Robert Guerrero's N.Y. gun arrest likely won't impact his fight with Floyd Mayweather Jr.

Kevin Iole

If it were Floyd Mayweather Jr., and not Robert Guerrero, who had been arrested on Thursday at New York's John F. Kennedy Airport for having an unregistered gun, Twitter's servers might have exploded from the unmitigated hate that would have ensued.

Guerrero made a massive error in judgment by bringing an unloaded pistol and three unloaded high-capacity bullet magazines with him on a promotional trip that brought him to Virginia and New York.

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At the end of the day, though, it shouldn't affect Guerrero's bout with Mayweather, and he probably won't spend a day in prison.

Guerrero is scheduled to fight Mayweather, boxing's best fighter, on May 4 at the MGM Grand Garden in Las Vegas in the year's first mega event. He had flown to the East Coast where he appeared Monday on The Christian Broadcasting Network's "700 Club," along with his wife, Casey, to talk about their faith.

He informed a Delta ticket agent at JFK early Thursday while attempting to board a flight to Las Vegas, where he is in training, that he had the pistol in a locked box.

New York has the strictest gun laws in the nation. The Delta agent was required by law to inform the police, which she did. Guerrero was arrested. He has a May 14 court date.

[Related: Floyd Mayweather's next foe Robert Guerrero arrested in gun incident]

Queens District Attorney Richard A. Brown said Guerrero was charged with one count of criminal possession of a firearm and three counts of third-degree criminal possession of a weapon. If convicted, Brown noted in a news release, Guerrero will face up to seven years in prison.

Many have drawn comparisons between Guerrero and Pittsburgh Steelers wide receiver Plaxico Burress, whose unregistered Glock went off while he was in a New York night club. Burress shot himself in the thigh and wound up serving time in prison.

The situations, though, are vastly different. Though both Burress' gun and Guerrero's gun were unregistered in New York, they were registered in different states. But Burress' gun went off. Not only did Guerrero's gun not go off, he had advised the ticket agent that he had it with him.

A better comparison than Burress is Meredith Graves, a Tennessee woman who was arrested Dec. 22 at the 9/11 Memorial at the World Trade Center after attempting to check her gun. She pleaded to a misdemeanor and did not have to go to jail.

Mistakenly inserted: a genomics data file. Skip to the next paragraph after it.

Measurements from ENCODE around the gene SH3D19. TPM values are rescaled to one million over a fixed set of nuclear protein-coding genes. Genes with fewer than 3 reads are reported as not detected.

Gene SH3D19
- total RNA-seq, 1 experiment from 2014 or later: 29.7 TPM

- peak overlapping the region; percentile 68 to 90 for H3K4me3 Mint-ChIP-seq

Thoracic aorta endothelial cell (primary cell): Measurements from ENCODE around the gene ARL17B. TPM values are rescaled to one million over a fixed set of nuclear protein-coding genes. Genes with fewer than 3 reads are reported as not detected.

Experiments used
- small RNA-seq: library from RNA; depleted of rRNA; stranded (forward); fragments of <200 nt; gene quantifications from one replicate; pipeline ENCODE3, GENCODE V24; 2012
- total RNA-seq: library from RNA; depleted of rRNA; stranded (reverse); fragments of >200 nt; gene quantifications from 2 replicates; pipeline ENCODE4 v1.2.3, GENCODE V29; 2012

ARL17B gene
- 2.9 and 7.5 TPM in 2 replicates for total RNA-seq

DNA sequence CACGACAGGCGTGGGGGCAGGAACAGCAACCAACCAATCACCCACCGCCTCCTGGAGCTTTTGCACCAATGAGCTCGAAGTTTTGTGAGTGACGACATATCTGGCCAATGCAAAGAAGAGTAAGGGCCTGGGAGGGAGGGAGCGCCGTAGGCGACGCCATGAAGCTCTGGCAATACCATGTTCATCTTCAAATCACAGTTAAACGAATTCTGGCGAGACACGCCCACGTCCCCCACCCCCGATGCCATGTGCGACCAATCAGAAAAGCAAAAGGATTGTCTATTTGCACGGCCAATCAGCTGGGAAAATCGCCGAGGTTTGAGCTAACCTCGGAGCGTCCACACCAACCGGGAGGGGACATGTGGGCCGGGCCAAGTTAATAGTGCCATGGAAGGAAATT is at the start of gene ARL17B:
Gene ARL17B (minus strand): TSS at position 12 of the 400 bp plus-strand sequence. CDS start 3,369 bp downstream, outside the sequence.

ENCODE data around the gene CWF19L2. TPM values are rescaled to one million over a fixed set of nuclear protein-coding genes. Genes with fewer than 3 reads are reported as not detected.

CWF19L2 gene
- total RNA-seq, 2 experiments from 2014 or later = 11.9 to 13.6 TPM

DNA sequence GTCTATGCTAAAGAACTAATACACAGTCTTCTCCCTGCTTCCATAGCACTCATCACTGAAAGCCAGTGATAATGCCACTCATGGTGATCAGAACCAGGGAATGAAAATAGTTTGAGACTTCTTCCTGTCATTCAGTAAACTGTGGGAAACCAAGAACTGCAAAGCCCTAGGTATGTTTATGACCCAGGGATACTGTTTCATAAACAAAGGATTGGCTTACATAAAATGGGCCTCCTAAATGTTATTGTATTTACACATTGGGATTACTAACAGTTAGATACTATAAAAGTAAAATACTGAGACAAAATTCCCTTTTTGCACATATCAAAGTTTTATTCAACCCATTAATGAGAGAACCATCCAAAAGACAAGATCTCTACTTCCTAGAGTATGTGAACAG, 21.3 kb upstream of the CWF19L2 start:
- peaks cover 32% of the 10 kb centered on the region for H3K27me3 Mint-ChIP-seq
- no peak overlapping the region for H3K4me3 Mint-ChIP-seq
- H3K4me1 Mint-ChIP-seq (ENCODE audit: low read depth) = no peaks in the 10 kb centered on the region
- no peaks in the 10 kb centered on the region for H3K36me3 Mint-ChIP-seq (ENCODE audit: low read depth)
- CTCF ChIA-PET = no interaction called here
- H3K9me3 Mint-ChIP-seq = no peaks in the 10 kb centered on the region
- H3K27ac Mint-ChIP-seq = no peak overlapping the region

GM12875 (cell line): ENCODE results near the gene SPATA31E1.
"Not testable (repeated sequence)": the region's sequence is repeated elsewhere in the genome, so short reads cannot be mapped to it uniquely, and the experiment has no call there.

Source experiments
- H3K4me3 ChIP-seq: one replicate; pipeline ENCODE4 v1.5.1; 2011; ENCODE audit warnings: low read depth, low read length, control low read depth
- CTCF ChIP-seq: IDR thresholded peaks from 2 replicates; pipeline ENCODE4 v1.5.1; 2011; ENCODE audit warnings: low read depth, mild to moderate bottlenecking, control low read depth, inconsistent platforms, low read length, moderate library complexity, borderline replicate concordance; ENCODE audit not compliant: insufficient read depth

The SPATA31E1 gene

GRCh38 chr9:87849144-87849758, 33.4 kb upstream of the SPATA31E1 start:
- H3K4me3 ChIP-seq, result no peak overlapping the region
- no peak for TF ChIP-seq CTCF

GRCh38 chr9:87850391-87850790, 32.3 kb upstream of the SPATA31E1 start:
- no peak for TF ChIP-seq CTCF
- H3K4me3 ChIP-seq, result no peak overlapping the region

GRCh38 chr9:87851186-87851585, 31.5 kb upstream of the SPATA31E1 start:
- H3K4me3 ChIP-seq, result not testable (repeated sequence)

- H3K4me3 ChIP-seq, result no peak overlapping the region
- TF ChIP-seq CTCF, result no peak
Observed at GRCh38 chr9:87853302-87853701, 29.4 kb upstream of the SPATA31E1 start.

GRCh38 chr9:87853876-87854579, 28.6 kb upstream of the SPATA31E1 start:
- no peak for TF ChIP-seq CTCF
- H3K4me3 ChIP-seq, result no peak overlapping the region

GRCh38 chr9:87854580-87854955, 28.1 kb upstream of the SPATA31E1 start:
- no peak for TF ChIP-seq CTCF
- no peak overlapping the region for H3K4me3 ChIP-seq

That's likely what will happen with Guerrero, too, who returned to Las Vegas after being released on his own recognizance.

Team Guerrero jointly issued a statement with Mayweather Promotions and Golden Boy Promotions early Thursday evening in which he indicated the May 4 bout would proceed.

"We are very pleased Robert Guerrero was released on his own recognizance this afternoon in the wake of this incident and that he is on his way back to Las Vegas to continue training for his highly anticipated May 4 bout against Mayweather," the statement read.

[Also: Mike Alvarado won't change for sequel with Brandon Rios]

It's going to turn out to be little more than a hassle and a life lesson for Guerrero, who turned 30 on Wednesday. The Nevada Athletic Commission may have questions for him, but its precedent has been to allow fighters accused of crimes to compete.

Mayweather had pled guilty to domestic violence charges in 2011 and appeared before the commission in January 2012 to seek a license to fight Miguel Cotto. In Mayweather's case, he faced jail time, but he was allowed to fight before reporting to jail.

So, there are few serious obstacles to the Mayweather-Guerrero bout. Guerrero's training schedule undoubtedly became a mess in light of the promotional trip and unexpected arrest, but he still has five weeks to prepare.

It's never good to be arrested, but this day went about as well as Guerrero could possibly have hoped once it happened.

Brown delivered a foreboding message with his statement: "I hope that Mr. Guerrero fights better than he thinks. For anyone who hasn't gotten the message, let me be crystal clear. You cannot bring an unlicensed weapon, loaded or unloaded, into this county or this city. And if you do, you will be arrested and face felony charges." Yet, the whole incident should wind up being more of a hassle for Guerrero than anything else.

He's going to face an unending serious of questions about the case between now and the time he walks to the ring to face Mayweather. On the positive side, ratings for Showtime's All-Access preview show will likely soar when it documents the event, which will help the pay-per-view sales.

[Also: Brandon Rios, Mike Alvarado analyze their epic fight]

Guerrero made a dumb mistake. He had no reason to have a gun with him, and he paid for it.

It's not, though, like he's a thug. If someone prepared a list of 1,000 boxers who might one day be arrested for possession of a gun at an airport, Guerrero's name would probably not be on any of those lists.

He's going to have to pay the consequences for his ill-advised move, but he'll get the last laugh if he's able to defeat Mayweather on May 4.

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